|Aircraft Commander||Mark Nelson|
|Flight Engineer||Dewie Floyd|
|Flight Engineer||Paul Darby|
|Flight Director||Barry Damiano|
|System Engineer||Dana Naeher|
|Data Technician||Mike Mascaro|
|Dropsonde Operator||Jeff Smith|
|Crew Chief||Kevin Rotteveel|
|Lead Scientist||Sim Aberson|
|Radar Scientist||John Gamache|
|Dropsonde Scientist||Tomislava Vukicevic|
|Cloud Physics Scientist||Terry Lathem (GeorgiaTech)|
Mission Plan :
N43RF is scheduled to fly an EMC-tasked Tail Doppler Radar mission into weakening Tropical Storm Tomas north of Hispañola. The plan is for a butterfly pattern with 90-nm legs, taking off from St. Croix at 0800 UTC and recovering at MacDill. To get microphysical data, after the second pass, the plan was to descend to 2500 ft for the downwind leg, rising 500 ft every 10 minutes. At the end of the downwind leg, the plan was to go to 5000 ft for the center pass, releasing dropwindsondes every minute to get turbulence data. The subsequent downwind leg was to also be a stairstep, rising 1000 ft every 10 minutes. The final pass was to be completed at 10000 feet. Because Tomas was weakening, the mission was conducted as planned, except for the rapid dropwindsonde releases on the third pass.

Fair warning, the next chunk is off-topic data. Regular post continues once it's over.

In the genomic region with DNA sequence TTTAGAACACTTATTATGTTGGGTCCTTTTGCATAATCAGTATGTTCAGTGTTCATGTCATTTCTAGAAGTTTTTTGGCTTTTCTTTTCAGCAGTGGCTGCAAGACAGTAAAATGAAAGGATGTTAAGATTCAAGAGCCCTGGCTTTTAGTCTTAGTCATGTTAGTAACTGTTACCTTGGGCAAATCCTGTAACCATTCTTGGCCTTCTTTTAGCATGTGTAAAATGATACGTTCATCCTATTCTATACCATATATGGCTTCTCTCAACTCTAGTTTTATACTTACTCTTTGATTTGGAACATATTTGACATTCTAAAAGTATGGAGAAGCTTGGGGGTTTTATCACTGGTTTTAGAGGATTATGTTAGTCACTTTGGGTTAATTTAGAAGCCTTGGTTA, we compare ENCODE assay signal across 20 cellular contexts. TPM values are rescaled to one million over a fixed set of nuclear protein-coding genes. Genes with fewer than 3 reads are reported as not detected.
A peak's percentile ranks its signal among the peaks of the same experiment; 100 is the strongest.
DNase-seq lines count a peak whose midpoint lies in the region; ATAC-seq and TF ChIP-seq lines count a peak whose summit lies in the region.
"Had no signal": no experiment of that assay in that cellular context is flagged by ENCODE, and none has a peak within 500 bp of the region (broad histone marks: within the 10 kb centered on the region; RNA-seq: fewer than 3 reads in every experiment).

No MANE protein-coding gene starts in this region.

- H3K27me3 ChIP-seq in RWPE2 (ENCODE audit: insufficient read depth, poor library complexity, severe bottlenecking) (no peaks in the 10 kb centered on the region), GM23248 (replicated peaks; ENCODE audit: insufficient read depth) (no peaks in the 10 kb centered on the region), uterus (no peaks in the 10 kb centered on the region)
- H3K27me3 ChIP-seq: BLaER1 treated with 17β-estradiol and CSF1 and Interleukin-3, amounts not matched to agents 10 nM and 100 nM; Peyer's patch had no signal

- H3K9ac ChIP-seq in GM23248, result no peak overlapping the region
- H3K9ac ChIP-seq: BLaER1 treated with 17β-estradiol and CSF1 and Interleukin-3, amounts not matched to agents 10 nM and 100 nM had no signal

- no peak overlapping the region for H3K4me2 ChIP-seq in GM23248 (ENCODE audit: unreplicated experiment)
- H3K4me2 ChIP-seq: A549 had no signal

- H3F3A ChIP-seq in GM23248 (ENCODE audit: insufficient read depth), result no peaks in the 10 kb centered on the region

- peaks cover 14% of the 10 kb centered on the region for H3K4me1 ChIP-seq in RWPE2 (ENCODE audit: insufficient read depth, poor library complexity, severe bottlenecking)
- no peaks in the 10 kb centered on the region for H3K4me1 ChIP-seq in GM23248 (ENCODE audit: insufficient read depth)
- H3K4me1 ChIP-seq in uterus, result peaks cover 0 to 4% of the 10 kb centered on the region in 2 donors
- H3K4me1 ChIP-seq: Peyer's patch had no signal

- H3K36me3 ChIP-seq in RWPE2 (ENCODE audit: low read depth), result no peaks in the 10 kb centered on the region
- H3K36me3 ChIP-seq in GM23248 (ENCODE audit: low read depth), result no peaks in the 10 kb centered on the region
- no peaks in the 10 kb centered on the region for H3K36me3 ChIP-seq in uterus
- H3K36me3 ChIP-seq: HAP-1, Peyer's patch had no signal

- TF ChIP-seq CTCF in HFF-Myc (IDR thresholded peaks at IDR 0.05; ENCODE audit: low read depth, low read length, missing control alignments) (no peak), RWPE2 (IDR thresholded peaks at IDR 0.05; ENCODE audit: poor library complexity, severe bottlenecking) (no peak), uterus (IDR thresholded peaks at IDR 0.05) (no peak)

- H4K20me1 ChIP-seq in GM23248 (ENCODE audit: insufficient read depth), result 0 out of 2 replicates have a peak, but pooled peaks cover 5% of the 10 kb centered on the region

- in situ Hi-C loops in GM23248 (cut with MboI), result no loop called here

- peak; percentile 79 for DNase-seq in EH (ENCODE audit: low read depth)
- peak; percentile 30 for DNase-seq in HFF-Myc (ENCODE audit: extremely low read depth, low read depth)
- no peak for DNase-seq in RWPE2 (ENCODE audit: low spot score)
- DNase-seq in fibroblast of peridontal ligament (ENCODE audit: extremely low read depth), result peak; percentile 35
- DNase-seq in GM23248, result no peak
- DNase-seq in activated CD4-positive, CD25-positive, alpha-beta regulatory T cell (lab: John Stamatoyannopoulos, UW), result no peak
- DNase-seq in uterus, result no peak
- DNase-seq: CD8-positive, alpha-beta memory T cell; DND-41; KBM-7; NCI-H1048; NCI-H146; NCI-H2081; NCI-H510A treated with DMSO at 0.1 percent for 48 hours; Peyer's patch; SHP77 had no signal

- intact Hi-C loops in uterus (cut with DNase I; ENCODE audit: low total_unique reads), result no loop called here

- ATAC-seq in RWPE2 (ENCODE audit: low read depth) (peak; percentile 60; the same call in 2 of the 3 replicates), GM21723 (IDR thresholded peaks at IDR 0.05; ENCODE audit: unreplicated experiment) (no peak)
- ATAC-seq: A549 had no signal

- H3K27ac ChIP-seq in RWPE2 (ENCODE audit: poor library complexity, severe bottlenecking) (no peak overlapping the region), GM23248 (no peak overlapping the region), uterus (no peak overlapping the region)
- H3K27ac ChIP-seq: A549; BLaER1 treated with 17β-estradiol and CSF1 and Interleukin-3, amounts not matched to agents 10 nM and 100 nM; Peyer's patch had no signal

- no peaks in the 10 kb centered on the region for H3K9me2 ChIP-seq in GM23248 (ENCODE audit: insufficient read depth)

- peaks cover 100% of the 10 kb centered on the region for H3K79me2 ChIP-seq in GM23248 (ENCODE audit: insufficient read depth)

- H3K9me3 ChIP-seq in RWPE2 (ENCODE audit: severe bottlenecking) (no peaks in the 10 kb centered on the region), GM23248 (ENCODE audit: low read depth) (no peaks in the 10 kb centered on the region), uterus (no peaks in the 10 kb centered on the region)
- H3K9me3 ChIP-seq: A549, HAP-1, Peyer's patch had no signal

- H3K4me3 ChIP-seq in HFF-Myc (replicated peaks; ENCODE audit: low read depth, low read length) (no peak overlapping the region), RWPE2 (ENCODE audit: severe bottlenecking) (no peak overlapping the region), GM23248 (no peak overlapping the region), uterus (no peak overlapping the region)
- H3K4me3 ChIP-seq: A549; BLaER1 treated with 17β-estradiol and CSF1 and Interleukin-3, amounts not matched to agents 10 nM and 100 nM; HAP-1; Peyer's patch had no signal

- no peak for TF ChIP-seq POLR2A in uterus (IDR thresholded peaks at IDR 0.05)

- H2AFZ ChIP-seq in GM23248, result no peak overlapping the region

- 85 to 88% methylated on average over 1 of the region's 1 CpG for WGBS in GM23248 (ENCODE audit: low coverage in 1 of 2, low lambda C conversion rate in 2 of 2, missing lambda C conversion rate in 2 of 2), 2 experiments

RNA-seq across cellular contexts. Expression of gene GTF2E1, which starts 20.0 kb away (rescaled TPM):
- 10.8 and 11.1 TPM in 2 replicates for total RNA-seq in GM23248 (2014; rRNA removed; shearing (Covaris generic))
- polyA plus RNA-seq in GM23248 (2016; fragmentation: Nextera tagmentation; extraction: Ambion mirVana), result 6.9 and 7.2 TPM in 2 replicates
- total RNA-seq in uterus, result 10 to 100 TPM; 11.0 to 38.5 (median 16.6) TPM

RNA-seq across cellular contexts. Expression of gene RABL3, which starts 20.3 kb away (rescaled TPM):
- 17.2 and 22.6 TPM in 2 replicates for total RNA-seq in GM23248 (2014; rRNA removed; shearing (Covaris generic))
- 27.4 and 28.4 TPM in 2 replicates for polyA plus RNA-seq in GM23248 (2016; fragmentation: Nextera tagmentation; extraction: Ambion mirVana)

Mission Summary :
||St. Croix, USVI
||MacDill AFB, FL
The mission was fully successful with four passes through the center and four radar analyses sent. Fifteen dropwindsondes were released at the endpoints and in the center; one was a fast fall. Also very successful was a test of getting the radar data sent directly from the aircraft to NCEP/NCO.
Tomas had been disrupted by its passage near Hispañola, but was expected to restrengthen into a hurricane sometime either during the mission or shortly thereafter. Radar composites showed that Tomas was not as asymmetric as during the previous flight. Maximum winds at 0.5 km altitude (Fig.1) were 70-80 kt, suggesting that Tomas was near hurricane strength. A front just to the northwest was expected to bring cool, dry air into the system; the strong northerly winds near the surface behind the front can ben seen in Fig. 1, and the dropwindsonde at the northwest point shows the dry air. A well defined wind center, nearly vertically stacked, extended up to at least 10 km (Fig. 2) in the Doppler composites, suggesting a lack of strong shear affecting the core. The radar analysis from the first pass alone (not shown) showed strong mid-level westerly winds beginning to encroach on the core. However, these strong winds disappeared by the last pass and are not evident on the composite analyses. The relaxation of these winds allowed for Tomas to strengthen after the mission into a hurricane.
No major problems encountered. Scientists are to be reminded to bring their passports with them whenever we travel for the field program as we never know where we might recover.
Temperature and Moisture
Wind and Atlitude
Page last updated February 22, 2011
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